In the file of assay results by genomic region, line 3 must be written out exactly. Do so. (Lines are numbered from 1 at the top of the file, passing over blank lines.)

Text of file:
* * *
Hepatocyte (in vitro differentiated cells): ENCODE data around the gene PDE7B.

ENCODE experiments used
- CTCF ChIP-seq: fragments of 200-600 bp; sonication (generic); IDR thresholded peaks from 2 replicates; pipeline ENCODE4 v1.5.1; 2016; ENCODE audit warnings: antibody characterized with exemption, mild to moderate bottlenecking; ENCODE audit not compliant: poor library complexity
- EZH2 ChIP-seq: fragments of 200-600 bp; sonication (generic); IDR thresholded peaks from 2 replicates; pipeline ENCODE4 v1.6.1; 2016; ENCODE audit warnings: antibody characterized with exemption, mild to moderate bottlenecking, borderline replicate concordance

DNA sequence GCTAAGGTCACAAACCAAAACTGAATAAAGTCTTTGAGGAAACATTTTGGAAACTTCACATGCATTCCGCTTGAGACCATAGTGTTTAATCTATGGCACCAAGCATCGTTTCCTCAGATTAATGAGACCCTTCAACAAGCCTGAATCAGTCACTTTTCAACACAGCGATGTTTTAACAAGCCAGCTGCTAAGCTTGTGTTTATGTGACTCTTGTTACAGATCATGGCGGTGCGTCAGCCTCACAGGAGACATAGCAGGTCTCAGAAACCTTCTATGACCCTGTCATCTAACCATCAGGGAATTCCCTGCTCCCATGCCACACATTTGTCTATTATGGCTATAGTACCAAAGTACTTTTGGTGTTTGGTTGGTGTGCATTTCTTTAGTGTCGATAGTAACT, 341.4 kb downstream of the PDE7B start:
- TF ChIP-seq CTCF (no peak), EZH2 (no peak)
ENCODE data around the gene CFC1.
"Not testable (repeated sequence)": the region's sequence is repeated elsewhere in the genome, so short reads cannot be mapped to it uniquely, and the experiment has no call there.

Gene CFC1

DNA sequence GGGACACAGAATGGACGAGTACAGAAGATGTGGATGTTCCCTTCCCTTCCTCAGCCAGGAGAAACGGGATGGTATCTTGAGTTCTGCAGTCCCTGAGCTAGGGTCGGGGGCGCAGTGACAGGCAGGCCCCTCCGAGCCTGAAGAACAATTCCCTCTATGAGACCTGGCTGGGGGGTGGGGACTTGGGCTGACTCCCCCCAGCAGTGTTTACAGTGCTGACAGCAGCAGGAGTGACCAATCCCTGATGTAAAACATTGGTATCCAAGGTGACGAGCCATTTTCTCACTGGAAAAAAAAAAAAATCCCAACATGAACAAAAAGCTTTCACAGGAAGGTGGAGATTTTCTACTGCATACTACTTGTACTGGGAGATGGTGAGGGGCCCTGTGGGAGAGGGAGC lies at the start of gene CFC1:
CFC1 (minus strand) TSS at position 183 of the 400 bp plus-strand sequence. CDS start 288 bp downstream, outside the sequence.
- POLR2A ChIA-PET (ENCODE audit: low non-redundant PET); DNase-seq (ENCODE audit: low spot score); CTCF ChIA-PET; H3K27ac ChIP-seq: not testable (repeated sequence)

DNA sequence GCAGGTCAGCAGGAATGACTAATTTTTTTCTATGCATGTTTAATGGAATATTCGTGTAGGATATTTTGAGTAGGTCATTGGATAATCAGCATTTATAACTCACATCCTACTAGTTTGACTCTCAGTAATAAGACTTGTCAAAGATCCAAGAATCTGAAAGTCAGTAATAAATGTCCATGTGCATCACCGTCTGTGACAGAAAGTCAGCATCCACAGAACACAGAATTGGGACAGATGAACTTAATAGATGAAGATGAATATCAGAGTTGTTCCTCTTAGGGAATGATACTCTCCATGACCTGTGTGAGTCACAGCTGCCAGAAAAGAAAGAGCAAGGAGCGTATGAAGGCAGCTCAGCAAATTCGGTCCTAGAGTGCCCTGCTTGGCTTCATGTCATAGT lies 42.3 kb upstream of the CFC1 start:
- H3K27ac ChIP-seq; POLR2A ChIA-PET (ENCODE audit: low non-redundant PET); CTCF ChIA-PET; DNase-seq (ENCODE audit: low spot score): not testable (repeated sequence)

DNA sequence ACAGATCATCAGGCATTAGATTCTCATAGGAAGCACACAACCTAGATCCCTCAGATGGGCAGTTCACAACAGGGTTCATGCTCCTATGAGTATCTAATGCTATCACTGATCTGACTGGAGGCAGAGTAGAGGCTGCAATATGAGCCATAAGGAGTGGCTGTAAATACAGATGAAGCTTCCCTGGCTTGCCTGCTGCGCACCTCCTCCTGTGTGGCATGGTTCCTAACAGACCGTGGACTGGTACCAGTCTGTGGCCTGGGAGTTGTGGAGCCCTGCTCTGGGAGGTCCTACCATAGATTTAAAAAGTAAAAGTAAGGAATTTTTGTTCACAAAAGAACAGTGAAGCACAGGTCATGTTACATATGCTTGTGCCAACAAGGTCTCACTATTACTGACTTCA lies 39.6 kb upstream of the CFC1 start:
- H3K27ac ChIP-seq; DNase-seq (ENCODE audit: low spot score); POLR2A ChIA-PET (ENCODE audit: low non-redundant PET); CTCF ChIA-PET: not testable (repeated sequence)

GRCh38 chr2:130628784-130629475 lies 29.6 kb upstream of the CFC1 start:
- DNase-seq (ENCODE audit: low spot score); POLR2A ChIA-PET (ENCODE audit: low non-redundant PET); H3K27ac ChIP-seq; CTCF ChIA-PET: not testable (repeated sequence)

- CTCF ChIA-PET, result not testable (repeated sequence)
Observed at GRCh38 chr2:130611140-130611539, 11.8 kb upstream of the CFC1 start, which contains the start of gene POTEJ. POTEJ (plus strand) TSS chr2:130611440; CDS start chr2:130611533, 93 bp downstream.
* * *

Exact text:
- CTCF ChIP-seq: fragments of 200-600 bp; sonication (generic); IDR thresholded peaks from 2 replicates; pipeline ENCODE4 v1.5.1; 2016; ENCODE audit warnings: antibody characterized with exemption, mild to moderate bottlenecking; ENCODE audit not compliant: poor library complexity